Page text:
New moms and obese people risk complications from influenza

Although up to 500,000 people world-wide die of severe influenza each year, there has been no clear evidence about who is susceptible for influenza complications and it may not be who people think, says a study from McMaster University.

This is important because issues during past influenza seasons and pandemics have included vaccine shortage; the time needed to develop vaccines for specific and which groups are first in line for vaccination.

New mothers and obese people, two groups not typically regarded as risk groups, were found to have a higher risk of death and other severe outcomes from influenza, according to the global study sponsored by the World Health Organization.

But, in contrast to current assumption, ethnic minorities such as American Aboriginal People and pregnant women were not found to have more complicated influenza and would not need priority vaccination.

The report is published online in the BMJ, the journal of the British Medical Association.

"Policy makers and need to recognize the poor quality of evidence that has previously supported decisions on who receives vaccines during an epidemic," said Dr. Dominik Mertz, lead author of the study and an assistant professor of medicine of McMaster's Michael G. DeGroote School of Medicine.

"If we can define the risk groups we can optimally allocate vaccines, and that is particularly important when and if there is vaccine shortage, say during a new pandemic."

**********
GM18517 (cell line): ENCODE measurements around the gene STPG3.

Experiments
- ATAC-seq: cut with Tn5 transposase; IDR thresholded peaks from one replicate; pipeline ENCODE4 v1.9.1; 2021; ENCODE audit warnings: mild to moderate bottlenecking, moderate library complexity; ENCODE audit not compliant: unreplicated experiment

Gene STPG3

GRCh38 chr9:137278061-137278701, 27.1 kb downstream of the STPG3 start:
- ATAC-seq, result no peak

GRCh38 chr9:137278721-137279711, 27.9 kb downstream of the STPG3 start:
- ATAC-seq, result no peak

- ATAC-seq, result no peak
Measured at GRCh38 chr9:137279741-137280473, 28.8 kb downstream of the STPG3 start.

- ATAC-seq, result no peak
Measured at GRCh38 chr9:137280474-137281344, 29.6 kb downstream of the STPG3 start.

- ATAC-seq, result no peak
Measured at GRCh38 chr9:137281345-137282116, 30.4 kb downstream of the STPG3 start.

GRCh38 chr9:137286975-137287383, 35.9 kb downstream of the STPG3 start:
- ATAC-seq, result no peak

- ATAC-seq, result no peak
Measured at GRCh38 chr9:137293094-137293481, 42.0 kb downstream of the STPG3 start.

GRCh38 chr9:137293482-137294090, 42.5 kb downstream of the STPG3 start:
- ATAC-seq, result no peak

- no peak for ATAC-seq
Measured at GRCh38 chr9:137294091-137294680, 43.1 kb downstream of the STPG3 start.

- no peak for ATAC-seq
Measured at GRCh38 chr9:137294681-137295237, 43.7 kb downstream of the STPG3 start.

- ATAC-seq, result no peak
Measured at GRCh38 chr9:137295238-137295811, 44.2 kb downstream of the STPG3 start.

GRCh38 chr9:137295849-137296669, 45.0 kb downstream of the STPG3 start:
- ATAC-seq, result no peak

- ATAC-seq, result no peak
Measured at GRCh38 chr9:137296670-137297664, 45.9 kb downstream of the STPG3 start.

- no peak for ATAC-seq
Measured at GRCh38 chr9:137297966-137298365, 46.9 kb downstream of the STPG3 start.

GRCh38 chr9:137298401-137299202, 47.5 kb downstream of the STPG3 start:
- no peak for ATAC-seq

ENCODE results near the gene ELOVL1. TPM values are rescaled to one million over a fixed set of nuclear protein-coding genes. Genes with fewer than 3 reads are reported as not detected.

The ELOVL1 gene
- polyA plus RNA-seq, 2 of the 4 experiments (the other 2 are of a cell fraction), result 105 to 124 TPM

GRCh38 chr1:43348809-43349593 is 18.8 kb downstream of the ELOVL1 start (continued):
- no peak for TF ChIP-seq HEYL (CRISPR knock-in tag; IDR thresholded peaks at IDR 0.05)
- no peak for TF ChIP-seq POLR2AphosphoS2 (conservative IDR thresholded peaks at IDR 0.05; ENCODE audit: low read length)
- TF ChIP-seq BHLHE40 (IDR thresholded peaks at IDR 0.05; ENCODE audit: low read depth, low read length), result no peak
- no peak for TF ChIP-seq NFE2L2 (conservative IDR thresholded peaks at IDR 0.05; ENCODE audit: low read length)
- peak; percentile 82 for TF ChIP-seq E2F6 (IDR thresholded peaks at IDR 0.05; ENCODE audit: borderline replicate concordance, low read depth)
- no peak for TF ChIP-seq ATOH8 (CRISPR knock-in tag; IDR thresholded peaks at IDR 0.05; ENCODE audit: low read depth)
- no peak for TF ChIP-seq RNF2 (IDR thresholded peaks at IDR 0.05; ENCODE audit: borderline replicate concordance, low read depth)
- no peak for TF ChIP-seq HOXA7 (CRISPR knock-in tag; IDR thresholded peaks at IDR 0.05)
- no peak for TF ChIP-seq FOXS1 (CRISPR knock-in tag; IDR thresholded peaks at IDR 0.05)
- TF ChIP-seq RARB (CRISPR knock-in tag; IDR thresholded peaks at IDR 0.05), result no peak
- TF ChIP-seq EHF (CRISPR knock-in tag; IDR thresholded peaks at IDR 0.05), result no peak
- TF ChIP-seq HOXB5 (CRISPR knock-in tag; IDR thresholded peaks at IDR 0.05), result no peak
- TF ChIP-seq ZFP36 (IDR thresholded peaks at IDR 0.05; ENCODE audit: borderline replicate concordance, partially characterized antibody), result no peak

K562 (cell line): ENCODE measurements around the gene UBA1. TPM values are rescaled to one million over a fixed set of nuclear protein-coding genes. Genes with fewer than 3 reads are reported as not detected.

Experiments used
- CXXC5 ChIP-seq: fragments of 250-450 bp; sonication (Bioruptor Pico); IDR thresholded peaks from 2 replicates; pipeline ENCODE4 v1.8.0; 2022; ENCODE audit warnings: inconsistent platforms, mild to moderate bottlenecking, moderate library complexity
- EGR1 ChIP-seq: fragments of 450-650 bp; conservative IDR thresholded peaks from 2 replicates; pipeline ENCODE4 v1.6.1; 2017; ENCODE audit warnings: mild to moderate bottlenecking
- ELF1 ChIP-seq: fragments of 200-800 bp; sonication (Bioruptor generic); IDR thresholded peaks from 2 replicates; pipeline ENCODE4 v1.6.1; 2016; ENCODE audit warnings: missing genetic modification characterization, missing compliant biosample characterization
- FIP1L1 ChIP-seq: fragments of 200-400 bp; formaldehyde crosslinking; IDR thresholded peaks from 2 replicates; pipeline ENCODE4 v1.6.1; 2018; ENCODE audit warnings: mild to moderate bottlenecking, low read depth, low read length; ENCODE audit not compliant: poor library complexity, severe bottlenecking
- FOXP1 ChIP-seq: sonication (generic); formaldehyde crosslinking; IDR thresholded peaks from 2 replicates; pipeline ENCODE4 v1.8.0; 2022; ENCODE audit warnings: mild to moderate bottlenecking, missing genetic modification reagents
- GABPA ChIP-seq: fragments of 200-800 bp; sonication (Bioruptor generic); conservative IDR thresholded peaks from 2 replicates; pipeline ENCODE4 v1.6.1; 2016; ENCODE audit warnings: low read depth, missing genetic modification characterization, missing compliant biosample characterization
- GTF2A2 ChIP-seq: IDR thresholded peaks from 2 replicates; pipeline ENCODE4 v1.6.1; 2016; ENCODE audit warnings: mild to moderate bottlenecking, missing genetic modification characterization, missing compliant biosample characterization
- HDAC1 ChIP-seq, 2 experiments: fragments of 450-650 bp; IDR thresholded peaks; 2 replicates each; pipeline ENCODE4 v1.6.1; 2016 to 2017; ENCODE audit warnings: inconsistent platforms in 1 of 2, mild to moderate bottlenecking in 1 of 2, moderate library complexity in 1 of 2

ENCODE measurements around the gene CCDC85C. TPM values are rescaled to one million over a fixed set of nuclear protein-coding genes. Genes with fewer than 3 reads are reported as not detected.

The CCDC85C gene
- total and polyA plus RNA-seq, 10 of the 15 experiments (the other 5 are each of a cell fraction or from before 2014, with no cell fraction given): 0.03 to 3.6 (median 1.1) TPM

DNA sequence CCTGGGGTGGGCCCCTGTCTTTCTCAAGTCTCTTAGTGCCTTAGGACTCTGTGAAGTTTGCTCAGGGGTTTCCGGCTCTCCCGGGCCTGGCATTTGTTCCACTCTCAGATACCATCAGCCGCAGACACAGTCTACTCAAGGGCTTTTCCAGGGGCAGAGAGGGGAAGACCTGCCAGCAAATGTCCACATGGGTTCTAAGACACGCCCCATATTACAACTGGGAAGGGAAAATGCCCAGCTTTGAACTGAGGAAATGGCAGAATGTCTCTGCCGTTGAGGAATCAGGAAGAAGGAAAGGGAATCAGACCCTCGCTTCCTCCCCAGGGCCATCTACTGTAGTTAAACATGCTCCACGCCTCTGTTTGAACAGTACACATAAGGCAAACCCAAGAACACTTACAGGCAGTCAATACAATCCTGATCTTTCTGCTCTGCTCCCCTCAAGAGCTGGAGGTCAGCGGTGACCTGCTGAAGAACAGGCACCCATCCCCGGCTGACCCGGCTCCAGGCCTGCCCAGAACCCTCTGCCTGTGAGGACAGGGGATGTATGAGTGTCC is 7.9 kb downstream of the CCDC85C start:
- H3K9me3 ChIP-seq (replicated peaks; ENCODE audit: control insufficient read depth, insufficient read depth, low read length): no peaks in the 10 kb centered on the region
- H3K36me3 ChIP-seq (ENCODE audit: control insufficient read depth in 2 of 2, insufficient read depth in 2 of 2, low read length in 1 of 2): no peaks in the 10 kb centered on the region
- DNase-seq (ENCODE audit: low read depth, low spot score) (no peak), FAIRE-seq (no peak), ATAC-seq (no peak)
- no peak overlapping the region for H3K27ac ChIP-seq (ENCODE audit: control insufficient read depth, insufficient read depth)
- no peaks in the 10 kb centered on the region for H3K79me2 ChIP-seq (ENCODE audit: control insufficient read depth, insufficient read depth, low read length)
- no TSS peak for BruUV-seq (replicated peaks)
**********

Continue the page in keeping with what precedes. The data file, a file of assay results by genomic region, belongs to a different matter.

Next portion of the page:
The researchers reviewed 239 observational studies between 1918 and 2011, looking at risk factors for complications of influenza including developing pneumonia or needing , admission to hospital or its or dying.

"These data reinforce the need to carefully define those conditions that lead to complications following infection with influenza," said Dr. Mark Loeb, senior author on the paper. He is also a microbiologist and professor of medicine of the Michael G. DeGroote School of Medicine.

More information: www.bmj.com/content/347/bmj.f5061

add to favorites email to friend print save as pdf

Related Stories

Flu vaccination protects patients at risk for acute MI

Aug 22, 2013

(HealthDay)—Recent influenza does not predict acute myocardial infarction (AMI), but vaccination offers a significant protective benefit for the prevention of AMI, according to research published online ...

Recommended for you

Two expats die of MERS in Saudi commercial hub

Apr 20, 2014

Two foreigners died of MERS in the Saudi city of Jeddah, the health ministry said Saturday, as fears rise over the spreading respiratory virus in the kingdom's commercial hub.

UAE reports 12 new cases of MERS

Apr 20, 2014

Health authorities in the United Arab Emirates have announced 12 new cases of infection by the MERS coronavirus, but insisted the patients would be cured within two weeks.

Filipino tests negative for Middle East virus

Apr 19, 2014

A Filipino nurse who tested positive for the Middle East virus has been found free of infection in a subsequent examination after he returned home, Philippine health officials said Saturday.

User comments